The Economic Commission for Latin America and the Caribbean (ECLAC) described six factors that lead to the shortage of semiconductors in the world.
Overall, mobility restrictions imposed in various countries to control the coronavirus disease (COVID-19) pandemic led to disruptions in the electronics industry that have affected several other industries globally.
Among them is the automotive industry, which reduced orders for microprocessors at the beginning of the pandemic due to low demand for cars and cuts in the supply chain.
Factors leading to a shortage of semiconductors include:
- Expansion of demand for computers and other electronic products generated by teleworking and distance education.
- Expansion of the use of cryptocurrencies, whose technology and security guarantee require great computational power.
- Proliferation of remote computing services, including cloud data storage and the deployment of 5G networks.
- Shortage of resins and semiconductors used as insulators in the process of making microprocessors and integrated circuits.
- Large geographic concentration of microprocessor, semiconductor and integrated circuit production (the Republic of Korea and Taiwan Province of China, for example, capture 83% of world chip production).
- High levels of investment and the long periods of time required for the start-up of new microchip and nanochip factories.
On average, it takes between 2.5 and 4 years for the commissioning of new installed capacity.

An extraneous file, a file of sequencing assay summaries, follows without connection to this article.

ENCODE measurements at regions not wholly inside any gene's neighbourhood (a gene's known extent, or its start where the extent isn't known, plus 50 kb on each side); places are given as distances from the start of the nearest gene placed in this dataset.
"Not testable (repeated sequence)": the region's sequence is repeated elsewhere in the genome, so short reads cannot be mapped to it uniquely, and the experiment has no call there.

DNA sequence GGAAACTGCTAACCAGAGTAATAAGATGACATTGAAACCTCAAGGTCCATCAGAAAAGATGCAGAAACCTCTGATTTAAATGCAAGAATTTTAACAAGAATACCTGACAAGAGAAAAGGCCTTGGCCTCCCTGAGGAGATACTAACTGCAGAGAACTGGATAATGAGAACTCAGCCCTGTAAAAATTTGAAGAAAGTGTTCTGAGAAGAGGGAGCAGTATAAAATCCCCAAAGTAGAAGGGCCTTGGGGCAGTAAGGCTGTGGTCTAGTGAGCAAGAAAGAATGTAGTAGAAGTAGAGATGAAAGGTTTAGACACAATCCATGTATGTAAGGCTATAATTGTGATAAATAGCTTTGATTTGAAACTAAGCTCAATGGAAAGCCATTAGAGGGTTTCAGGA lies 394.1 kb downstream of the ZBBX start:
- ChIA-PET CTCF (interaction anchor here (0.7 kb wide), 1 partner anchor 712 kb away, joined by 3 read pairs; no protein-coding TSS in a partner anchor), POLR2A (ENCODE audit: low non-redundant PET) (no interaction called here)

Added to this is the effect of new waves of contagion and forced quarantines in the Asian countries that concentrate world production.
To alleviate the crisis, several governments of developed countries have taken measures considering the strategic nature of the sector.
Both the European Union and the United States are trying to incentivize semiconductor production in their territories.
To do this, they seek to create alliances with large companies in the sector, such as Taiwan Semiconductor Manufacturing Company Limited (TSMC) and Samsung, and promote the reactivation of the installed capacity of others, such as Intel Corporation in the United States.
Currently, the US Congress is considering a bill that provides for the granting of subsidies for the local production of microprocessors in the amount of 52,000 million dollars.
Despite all these efforts, it is estimated that the sector will take at least a couple of more years to fully reactivate.